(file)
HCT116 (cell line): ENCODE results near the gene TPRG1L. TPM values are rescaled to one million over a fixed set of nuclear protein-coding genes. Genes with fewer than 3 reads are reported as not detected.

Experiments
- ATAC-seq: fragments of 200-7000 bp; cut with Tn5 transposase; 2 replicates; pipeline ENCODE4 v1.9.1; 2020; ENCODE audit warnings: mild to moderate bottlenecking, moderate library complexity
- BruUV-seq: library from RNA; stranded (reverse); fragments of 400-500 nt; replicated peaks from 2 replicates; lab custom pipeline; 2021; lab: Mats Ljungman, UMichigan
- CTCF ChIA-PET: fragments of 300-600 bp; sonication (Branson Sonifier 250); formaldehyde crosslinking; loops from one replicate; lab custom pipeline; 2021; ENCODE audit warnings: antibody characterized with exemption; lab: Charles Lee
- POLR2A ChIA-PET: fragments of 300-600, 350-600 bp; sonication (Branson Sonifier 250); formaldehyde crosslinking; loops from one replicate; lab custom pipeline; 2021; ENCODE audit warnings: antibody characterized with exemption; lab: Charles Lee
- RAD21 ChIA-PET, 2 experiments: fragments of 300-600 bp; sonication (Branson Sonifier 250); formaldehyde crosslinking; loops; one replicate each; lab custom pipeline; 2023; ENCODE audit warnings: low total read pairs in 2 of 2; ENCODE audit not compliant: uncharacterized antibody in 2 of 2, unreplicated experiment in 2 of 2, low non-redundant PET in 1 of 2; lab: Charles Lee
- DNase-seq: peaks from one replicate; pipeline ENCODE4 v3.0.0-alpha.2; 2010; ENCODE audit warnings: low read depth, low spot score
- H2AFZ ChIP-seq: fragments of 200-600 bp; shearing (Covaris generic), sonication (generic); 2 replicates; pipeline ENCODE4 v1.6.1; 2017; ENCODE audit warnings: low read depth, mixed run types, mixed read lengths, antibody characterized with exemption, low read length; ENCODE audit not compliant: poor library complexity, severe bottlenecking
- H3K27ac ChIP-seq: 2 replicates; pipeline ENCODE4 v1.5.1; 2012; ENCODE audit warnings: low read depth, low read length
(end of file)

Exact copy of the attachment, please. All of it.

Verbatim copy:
HCT116 (cell line): ENCODE results near the gene TPRG1L. TPM values are rescaled to one million over a fixed set of nuclear protein-coding genes. Genes with fewer than 3 reads are reported as not detected.

Experiments
- ATAC-seq: fragments of 200-7000 bp; cut with Tn5 transposase; 2 replicates; pipeline ENCODE4 v1.9.1; 2020; ENCODE audit warnings: mild to moderate bottlenecking, moderate library complexity
- BruUV-seq: library from RNA; stranded (reverse); fragments of 400-500 nt; replicated peaks from 2 replicates; lab custom pipeline; 2021; lab: Mats Ljungman, UMichigan
- CTCF ChIA-PET: fragments of 300-600 bp; sonication (Branson Sonifier 250); formaldehyde crosslinking; loops from one replicate; lab custom pipeline; 2021; ENCODE audit warnings: antibody characterized with exemption; lab: Charles Lee
- POLR2A ChIA-PET: fragments of 300-600, 350-600 bp; sonication (Branson Sonifier 250); formaldehyde crosslinking; loops from one replicate; lab custom pipeline; 2021; ENCODE audit warnings: antibody characterized with exemption; lab: Charles Lee
- RAD21 ChIA-PET, 2 experiments: fragments of 300-600 bp; sonication (Branson Sonifier 250); formaldehyde crosslinking; loops; one replicate each; lab custom pipeline; 2023; ENCODE audit warnings: low total read pairs in 2 of 2; ENCODE audit not compliant: uncharacterized antibody in 2 of 2, unreplicated experiment in 2 of 2, low non-redundant PET in 1 of 2; lab: Charles Lee
- DNase-seq: peaks from one replicate; pipeline ENCODE4 v3.0.0-alpha.2; 2010; ENCODE audit warnings: low read depth, low spot score
- H2AFZ ChIP-seq: fragments of 200-600 bp; shearing (Covaris generic), sonication (generic); 2 replicates; pipeline ENCODE4 v1.6.1; 2017; ENCODE audit warnings: low read depth, mixed run types, mixed read lengths, antibody characterized with exemption, low read length; ENCODE audit not compliant: poor library complexity, severe bottlenecking
- H3K27ac ChIP-seq: 2 replicates; pipeline ENCODE4 v1.5.1; 2012; ENCODE audit warnings: low read depth, low read length